Mary Robinson’s Climate Justice has come highly recommended to me by several Pawprinters. In her book, the former Irish President recalls a famous saying by Eleanor Roosevelt: ‘Where, after all, do universal human rights begin? In small places, close to home.’ Robinson witnesses this belief in action all across the world, recounting stories of individuals whose grassroots activism rippled out into their wider society. What also quickly becomes clear is that the various challenges we face—climate change, human rights, equality and justice—are all interconnected. Instead of being daunted by the task at hand, Robinson strikes a resolutely hopeful tone: if homegrown activism can become a global force for good, then the power to make a difference is already within us all. As big believers in the power of small changes, I’m not surprised that Climate Justice struck such a chord with my team. This one’s currently at the top of my to-read pile. 

Sowing Seeds in the Desert: Natural Farming, Global Restoration and Ultimate Food Security by Masanobu Fukuoka 

This book is a recommendation from my dad, the Pawdre. The English-speaking world was first introduced to Masanobu Fukuoka’s philosophy of natural farming in the ‘70s, through his bestseller The One-Straw Revolution. Though his farming methods are still a hot topic for debate, Fukuoka's call for us to rethink the earth as simply a resource to exploit has only grown more urgent. Sowing Seeds in the Desert is the last book he wrote before his passing in 2008, and it details his years working with others to regenerate broken landscapes. As he charts the growing desertification he sees around the world, Fukuoka provides critical insight into how our obsession with productivity has depleted the health of our soils and waters. Though Sowing Seeds provides more philosophy than answers, Fukuoka’s call for a recalibration of our value system and an end to limitless, meaningless consumption feels more timely than ever. 

Tiny Habits by BJ Fogg

This last book on my list is not strictly climate-related, but its ideas are ones that we strongly believe in here at Pawprint: the power of small changes in bringing about massive, lasting impact. Tiny Habits was recommended to me by Tom Sermon, a Pawprint board member. During Tom’s time at Virgin Pulse, he worked closely with Fogg, who is the founder of Stanford University’s Behavioural Design Lab.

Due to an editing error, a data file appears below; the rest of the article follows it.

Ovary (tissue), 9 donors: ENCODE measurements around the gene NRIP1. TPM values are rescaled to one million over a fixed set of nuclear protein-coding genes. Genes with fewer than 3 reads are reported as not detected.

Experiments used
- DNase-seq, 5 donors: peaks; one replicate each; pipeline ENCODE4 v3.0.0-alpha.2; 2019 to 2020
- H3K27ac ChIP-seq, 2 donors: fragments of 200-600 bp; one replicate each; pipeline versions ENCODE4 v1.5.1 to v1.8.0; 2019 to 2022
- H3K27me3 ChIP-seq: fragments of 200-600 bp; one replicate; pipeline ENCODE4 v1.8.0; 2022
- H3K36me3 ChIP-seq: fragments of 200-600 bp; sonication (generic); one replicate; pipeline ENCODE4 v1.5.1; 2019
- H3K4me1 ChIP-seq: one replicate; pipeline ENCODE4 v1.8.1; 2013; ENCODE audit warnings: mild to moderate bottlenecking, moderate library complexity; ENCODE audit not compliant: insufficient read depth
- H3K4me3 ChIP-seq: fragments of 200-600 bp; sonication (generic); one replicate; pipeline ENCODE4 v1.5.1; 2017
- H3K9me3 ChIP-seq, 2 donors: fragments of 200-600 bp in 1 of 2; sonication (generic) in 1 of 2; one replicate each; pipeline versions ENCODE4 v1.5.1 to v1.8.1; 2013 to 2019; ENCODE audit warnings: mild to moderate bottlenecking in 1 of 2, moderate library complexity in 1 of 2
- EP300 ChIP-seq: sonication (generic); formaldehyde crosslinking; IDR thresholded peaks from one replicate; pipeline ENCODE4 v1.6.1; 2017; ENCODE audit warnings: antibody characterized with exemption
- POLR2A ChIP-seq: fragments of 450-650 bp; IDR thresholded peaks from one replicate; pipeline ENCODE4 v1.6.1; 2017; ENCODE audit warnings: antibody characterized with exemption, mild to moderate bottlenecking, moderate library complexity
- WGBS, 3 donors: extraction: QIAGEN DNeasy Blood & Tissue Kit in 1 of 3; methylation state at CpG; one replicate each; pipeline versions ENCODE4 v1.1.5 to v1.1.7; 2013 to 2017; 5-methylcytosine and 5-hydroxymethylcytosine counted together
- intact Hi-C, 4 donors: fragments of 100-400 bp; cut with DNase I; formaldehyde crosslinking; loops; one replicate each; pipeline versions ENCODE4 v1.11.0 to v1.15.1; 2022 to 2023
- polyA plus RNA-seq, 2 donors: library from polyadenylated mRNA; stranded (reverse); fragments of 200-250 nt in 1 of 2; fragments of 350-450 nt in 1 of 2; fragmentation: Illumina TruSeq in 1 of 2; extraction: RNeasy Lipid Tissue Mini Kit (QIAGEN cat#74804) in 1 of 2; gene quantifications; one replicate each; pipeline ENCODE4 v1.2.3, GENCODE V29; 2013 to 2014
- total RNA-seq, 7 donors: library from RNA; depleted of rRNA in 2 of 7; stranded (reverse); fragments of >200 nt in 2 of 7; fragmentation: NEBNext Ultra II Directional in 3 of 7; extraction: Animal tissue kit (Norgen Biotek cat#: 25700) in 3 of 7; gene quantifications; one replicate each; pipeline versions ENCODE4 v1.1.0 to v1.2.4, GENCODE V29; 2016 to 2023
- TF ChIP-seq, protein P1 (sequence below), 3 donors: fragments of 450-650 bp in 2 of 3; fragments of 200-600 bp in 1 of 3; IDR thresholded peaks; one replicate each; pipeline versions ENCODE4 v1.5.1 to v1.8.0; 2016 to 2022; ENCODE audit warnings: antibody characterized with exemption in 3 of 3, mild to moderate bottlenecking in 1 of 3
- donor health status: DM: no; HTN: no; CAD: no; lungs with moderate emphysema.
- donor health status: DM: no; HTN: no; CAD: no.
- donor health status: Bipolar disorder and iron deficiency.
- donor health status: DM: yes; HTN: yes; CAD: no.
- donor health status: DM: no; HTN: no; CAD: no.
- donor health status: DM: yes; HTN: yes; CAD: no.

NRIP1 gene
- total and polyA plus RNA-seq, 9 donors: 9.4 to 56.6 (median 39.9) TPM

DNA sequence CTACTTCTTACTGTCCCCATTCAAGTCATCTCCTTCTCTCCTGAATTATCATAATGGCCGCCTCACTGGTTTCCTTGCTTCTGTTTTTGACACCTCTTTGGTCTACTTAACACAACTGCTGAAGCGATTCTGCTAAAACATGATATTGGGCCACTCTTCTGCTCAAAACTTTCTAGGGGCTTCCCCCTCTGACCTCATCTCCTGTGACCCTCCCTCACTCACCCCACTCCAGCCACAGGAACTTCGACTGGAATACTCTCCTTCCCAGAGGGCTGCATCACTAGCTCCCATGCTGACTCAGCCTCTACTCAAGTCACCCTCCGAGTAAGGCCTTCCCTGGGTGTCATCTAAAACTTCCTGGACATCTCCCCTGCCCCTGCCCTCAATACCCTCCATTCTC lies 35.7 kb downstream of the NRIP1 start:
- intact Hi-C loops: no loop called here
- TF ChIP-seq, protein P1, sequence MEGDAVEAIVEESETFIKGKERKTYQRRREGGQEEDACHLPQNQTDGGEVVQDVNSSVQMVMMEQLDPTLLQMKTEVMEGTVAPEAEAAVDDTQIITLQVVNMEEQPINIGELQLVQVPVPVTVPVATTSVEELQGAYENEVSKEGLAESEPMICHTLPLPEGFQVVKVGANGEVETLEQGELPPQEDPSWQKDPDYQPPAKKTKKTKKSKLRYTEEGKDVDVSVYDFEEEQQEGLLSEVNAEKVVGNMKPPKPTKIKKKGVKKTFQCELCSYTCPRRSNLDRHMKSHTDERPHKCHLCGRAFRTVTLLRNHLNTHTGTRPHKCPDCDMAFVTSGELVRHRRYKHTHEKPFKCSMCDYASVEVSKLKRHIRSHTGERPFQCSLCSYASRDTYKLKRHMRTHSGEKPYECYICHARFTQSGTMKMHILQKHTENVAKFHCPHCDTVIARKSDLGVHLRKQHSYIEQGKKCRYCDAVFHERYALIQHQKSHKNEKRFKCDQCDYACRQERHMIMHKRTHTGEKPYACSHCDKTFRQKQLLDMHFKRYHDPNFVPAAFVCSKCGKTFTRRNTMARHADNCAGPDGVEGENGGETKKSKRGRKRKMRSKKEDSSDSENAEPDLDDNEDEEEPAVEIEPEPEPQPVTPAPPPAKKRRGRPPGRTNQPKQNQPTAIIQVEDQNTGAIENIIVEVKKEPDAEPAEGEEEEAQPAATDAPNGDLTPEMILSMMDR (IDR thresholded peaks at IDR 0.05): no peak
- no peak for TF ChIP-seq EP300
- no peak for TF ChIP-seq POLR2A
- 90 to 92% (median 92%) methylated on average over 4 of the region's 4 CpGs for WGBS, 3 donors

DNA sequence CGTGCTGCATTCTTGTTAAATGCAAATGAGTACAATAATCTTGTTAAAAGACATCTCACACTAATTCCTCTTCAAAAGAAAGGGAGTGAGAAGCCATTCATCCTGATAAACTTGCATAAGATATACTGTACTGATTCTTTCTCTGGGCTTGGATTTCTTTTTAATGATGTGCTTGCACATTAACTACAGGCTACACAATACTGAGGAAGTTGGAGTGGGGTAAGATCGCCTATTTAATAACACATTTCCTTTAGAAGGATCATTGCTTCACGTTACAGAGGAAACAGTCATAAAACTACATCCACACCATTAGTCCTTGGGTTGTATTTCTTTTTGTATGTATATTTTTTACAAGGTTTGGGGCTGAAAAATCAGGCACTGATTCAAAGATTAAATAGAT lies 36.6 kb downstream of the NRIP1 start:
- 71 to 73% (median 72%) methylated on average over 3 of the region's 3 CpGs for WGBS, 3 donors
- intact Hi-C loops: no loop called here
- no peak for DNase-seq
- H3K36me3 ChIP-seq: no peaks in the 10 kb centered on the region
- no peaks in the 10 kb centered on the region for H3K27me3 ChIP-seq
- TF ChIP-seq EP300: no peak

In Fogg’s book, he draws upon his 20 years of research in the field of behavioural science to dismantle the idea that meaningful change must always start big, and can happen through willpower alone. Instead, he argues, if we focus on the smallest, easiest version of this change, finding a natural place for it within our daily routine and consciously celebrating its completion every time, this new habit will take root in our lives more effectively. This new way of thinking about habit-building—coined Fogg’s Behaviour Model—allows for a more positive self-transformation, as new opportunities and new aspects of our identities begin to emerge as a result. When our tiny habits begin building towards bigger, lasting change, we realise that change can not only be easy; it can actually be fun. 

Looking for some more inspiring climate reads?

Here’s a look at some of the best sustainability reports to have come out this year.
Read now